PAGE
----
If newspapers and magazines are to be believed, newspapers and magazines are alternatively on the edge of collapse and rife with corruption.
Last night, I landed on Mediagazer for an update on news about news. It wasn’t pretty. “Newsweek’s ‘Muslim Rage’ cover coincides with critique of Tina Brown,” “Exclusive: News of the World ‘ordered burglary’,” “The Times Needs a Policy on Quotation Approval, and Soon,” “Irish Daily Star Editor Michael O’Kane suspended over Kate Middleton photos”—all on one page. An incredible orgy of negativity, the likes of which are more common on celebrity news or tabloid web sites.
The division of media along political and class lines is, by now, old news! That kind of negativity can only provoke a weary exasperation from rational commentators. But today, we are facing a very new and peculiar phenomenon in news media: a mean-spirited, even spiteful treatment of friendly competition. The mistakes of peers turn into fodder for gleeful analysis ad nauseam. Evidently, the reading public requires or demands a thorough explication of every media misstep. In reality, the negativity of news on news coverage follows from a transparent variety of Schadenfreude. (“D’ja ever clap when a waitress falls and drops a tray of glasses?” Avenue Q is really quite good on Schadenfreude’s definition, unlike Alanis Morissette on irony.)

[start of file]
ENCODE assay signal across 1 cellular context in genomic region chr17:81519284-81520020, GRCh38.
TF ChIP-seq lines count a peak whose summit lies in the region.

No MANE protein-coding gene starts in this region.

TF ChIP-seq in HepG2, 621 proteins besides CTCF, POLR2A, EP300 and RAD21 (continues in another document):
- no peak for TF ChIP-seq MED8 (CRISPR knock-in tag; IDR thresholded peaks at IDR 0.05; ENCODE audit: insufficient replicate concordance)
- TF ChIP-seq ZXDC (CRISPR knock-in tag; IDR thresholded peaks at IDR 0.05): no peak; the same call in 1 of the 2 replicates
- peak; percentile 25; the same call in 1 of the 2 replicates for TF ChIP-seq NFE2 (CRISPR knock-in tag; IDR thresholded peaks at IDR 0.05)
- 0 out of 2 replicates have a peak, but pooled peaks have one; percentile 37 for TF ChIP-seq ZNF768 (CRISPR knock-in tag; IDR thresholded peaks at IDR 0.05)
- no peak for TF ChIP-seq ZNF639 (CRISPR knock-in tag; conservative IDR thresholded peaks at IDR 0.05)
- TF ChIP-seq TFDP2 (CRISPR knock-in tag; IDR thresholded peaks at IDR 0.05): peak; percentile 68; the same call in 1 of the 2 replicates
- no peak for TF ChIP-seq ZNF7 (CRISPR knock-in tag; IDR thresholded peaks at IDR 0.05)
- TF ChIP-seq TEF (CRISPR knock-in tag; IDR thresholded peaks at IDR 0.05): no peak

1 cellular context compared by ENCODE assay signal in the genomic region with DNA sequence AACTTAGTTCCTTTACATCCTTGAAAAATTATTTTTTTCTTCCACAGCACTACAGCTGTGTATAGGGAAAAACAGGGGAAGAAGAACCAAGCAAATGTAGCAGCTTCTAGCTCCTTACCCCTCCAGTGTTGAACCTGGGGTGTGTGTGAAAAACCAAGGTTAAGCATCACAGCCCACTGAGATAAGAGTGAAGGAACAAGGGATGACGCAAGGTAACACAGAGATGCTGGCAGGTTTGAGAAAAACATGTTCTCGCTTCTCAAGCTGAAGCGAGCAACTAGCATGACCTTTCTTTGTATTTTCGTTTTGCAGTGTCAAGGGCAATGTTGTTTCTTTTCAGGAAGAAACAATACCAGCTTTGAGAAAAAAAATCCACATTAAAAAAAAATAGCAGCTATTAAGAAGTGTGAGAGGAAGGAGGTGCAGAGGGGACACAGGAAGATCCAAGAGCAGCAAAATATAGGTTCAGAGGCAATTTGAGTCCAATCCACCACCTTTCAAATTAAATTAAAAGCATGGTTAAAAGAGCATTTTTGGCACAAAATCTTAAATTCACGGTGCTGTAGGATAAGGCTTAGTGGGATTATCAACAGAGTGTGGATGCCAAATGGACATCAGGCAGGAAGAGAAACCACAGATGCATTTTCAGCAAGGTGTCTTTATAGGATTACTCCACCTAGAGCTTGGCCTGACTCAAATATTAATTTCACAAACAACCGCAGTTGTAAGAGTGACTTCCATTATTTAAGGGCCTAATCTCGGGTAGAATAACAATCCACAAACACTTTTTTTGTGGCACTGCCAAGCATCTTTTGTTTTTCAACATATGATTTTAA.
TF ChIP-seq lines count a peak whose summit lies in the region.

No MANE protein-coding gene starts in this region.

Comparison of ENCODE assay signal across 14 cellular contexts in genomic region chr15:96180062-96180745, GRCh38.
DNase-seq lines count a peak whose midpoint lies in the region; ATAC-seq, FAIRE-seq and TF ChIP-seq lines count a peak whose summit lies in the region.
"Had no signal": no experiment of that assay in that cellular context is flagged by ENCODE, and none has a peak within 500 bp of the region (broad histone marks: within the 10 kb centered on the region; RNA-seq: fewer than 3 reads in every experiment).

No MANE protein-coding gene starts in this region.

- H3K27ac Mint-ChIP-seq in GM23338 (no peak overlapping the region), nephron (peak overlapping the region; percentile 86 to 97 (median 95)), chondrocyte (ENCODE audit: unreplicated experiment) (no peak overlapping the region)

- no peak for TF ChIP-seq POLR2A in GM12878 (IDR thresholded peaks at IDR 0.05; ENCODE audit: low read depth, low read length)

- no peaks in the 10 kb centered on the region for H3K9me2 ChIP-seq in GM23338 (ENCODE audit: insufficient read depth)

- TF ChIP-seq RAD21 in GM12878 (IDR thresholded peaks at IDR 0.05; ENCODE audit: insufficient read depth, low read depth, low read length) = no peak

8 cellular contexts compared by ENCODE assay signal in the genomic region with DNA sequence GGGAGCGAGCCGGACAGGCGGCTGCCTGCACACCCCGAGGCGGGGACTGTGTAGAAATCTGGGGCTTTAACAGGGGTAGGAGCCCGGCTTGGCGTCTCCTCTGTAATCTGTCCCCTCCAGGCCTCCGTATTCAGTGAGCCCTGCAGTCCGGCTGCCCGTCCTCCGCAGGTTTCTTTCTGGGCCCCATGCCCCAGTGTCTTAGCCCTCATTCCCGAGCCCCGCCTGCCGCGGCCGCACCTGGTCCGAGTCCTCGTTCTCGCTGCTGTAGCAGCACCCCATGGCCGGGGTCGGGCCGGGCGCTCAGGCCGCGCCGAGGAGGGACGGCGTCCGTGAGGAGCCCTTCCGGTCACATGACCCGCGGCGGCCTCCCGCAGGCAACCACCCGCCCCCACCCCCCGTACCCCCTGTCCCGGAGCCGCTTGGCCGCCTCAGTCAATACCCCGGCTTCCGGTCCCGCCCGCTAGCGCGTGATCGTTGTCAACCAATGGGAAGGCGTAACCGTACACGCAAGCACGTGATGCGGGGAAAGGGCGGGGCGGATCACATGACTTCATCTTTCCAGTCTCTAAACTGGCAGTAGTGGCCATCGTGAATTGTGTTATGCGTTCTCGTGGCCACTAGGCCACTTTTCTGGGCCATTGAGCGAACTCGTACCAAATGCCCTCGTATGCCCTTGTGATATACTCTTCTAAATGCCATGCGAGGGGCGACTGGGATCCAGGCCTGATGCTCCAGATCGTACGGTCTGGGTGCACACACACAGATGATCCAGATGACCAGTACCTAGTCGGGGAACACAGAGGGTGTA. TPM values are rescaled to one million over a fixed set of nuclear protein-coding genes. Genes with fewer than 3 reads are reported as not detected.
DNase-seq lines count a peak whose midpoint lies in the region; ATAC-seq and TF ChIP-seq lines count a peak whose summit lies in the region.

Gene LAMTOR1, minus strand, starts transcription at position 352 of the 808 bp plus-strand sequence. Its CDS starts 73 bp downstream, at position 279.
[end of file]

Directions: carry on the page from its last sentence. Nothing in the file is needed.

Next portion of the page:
Since the beginning of time, or more accurately, the advent of digital media platforms, news media has been spelling out the near-future demise of news media. It seems to me, however, that obsessive and oversaturated reportage on ethical breaches and poor journalism is either a relatively recent phenomenon or reaching unprecedented levels. Perhaps, a focus on journalistic failure is the natural accompaniment to a general interest in the failure of journalism as a form. The two types of negative news on news both derive from a claim that conventional journalism is endangered, if not on the verge of extinction. The rules of the game, and, in fact, the language of the game, have changed so dramatically that the term journalism seems effectively meaningless, at least without laborious clarification and qualification.,
Regardless of cause, the self-destructive rhetoric of the news media must come to end. Unfortunately, the media is the dominant framing device by which public opinion about the media becomes organized. Unless the doomsaying stops, media risks a catastrophic loss of confidence in its basic functions.
I am not suggesting that the media industry should ignore serious ethical or structural problems in its constituents. Rather, I am advocating for optimism. Without a positive outlook and an emphasis on what media does right, instead of what media does wrong, the media giants of today will quickly recede into Goliaths of yesterday.